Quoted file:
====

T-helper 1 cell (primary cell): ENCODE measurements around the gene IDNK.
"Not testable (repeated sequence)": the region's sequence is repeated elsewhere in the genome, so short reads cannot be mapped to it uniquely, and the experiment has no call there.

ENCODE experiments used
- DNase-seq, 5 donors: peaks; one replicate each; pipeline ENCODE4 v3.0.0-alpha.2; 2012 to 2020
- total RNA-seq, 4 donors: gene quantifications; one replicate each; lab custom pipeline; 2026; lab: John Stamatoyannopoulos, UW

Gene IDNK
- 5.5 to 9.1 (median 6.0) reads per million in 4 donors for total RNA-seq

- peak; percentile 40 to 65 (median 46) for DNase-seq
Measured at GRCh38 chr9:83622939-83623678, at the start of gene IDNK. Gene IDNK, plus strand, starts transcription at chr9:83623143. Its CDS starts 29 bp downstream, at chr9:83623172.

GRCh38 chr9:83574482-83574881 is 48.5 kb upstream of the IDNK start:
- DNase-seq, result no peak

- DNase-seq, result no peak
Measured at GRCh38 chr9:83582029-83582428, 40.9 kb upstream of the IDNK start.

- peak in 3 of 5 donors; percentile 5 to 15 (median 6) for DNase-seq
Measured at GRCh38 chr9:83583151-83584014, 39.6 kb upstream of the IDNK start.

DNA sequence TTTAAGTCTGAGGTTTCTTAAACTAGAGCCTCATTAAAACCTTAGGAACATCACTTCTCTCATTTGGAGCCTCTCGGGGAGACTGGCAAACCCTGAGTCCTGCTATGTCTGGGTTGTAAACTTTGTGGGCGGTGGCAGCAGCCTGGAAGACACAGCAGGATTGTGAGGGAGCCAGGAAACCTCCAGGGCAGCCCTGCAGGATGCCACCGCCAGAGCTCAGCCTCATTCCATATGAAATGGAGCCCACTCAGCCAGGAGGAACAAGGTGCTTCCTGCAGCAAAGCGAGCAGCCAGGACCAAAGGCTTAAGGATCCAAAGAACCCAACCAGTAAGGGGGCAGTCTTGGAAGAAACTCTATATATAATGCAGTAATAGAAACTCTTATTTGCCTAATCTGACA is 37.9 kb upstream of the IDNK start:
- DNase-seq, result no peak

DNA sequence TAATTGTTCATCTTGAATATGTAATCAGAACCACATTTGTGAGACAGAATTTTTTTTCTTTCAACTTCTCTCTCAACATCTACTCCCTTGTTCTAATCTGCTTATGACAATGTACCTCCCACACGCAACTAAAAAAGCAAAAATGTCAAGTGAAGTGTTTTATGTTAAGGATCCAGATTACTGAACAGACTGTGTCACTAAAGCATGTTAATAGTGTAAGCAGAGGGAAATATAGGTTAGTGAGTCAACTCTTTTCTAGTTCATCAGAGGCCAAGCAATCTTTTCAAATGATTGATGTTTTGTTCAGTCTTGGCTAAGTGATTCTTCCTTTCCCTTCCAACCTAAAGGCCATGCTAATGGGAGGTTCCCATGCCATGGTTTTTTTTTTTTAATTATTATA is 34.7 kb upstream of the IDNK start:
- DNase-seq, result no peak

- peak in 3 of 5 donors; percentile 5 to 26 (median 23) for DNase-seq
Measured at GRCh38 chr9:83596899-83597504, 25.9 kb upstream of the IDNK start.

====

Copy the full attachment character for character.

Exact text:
T-helper 1 cell (primary cell): ENCODE measurements around the gene IDNK.
"Not testable (repeated sequence)": the region's sequence is repeated elsewhere in the genome, so short reads cannot be mapped to it uniquely, and the experiment has no call there.

ENCODE experiments used
- DNase-seq, 5 donors: peaks; one replicate each; pipeline ENCODE4 v3.0.0-alpha.2; 2012 to 2020
- total RNA-seq, 4 donors: gene quantifications; one replicate each; lab custom pipeline; 2026; lab: John Stamatoyannopoulos, UW

Gene IDNK
- 5.5 to 9.1 (median 6.0) reads per million in 4 donors for total RNA-seq

- peak; percentile 40 to 65 (median 46) for DNase-seq
Measured at GRCh38 chr9:83622939-83623678, at the start of gene IDNK. Gene IDNK, plus strand, starts transcription at chr9:83623143. Its CDS starts 29 bp downstream, at chr9:83623172.

GRCh38 chr9:83574482-83574881 is 48.5 kb upstream of the IDNK start:
- DNase-seq, result no peak

- DNase-seq, result no peak
Measured at GRCh38 chr9:83582029-83582428, 40.9 kb upstream of the IDNK start.

- peak in 3 of 5 donors; percentile 5 to 15 (median 6) for DNase-seq
Measured at GRCh38 chr9:83583151-83584014, 39.6 kb upstream of the IDNK start.

DNA sequence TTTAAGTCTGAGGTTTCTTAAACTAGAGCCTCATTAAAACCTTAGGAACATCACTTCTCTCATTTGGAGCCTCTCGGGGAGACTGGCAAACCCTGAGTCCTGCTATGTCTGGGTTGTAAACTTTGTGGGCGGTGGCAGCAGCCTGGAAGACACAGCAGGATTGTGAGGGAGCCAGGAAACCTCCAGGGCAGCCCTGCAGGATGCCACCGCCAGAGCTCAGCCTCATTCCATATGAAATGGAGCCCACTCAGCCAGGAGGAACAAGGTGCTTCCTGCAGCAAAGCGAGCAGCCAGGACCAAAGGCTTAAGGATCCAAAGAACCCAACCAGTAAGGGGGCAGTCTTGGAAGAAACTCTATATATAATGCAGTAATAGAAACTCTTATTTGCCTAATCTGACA is 37.9 kb upstream of the IDNK start:
- DNase-seq, result no peak

DNA sequence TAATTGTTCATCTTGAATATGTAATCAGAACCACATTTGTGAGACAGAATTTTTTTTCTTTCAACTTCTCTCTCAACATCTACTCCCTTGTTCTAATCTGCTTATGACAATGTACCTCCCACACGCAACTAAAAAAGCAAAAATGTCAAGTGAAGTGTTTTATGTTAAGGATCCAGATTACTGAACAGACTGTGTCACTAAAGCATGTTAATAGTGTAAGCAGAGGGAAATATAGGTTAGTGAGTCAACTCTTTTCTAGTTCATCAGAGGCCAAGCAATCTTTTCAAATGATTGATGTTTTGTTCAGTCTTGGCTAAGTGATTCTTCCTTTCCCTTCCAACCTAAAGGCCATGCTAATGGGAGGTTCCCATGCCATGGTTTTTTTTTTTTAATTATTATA is 34.7 kb upstream of the IDNK start:
- DNase-seq, result no peak

- peak in 3 of 5 donors; percentile 5 to 26 (median 23) for DNase-seq
Measured at GRCh38 chr9:83596899-83597504, 25.9 kb upstream of the IDNK start.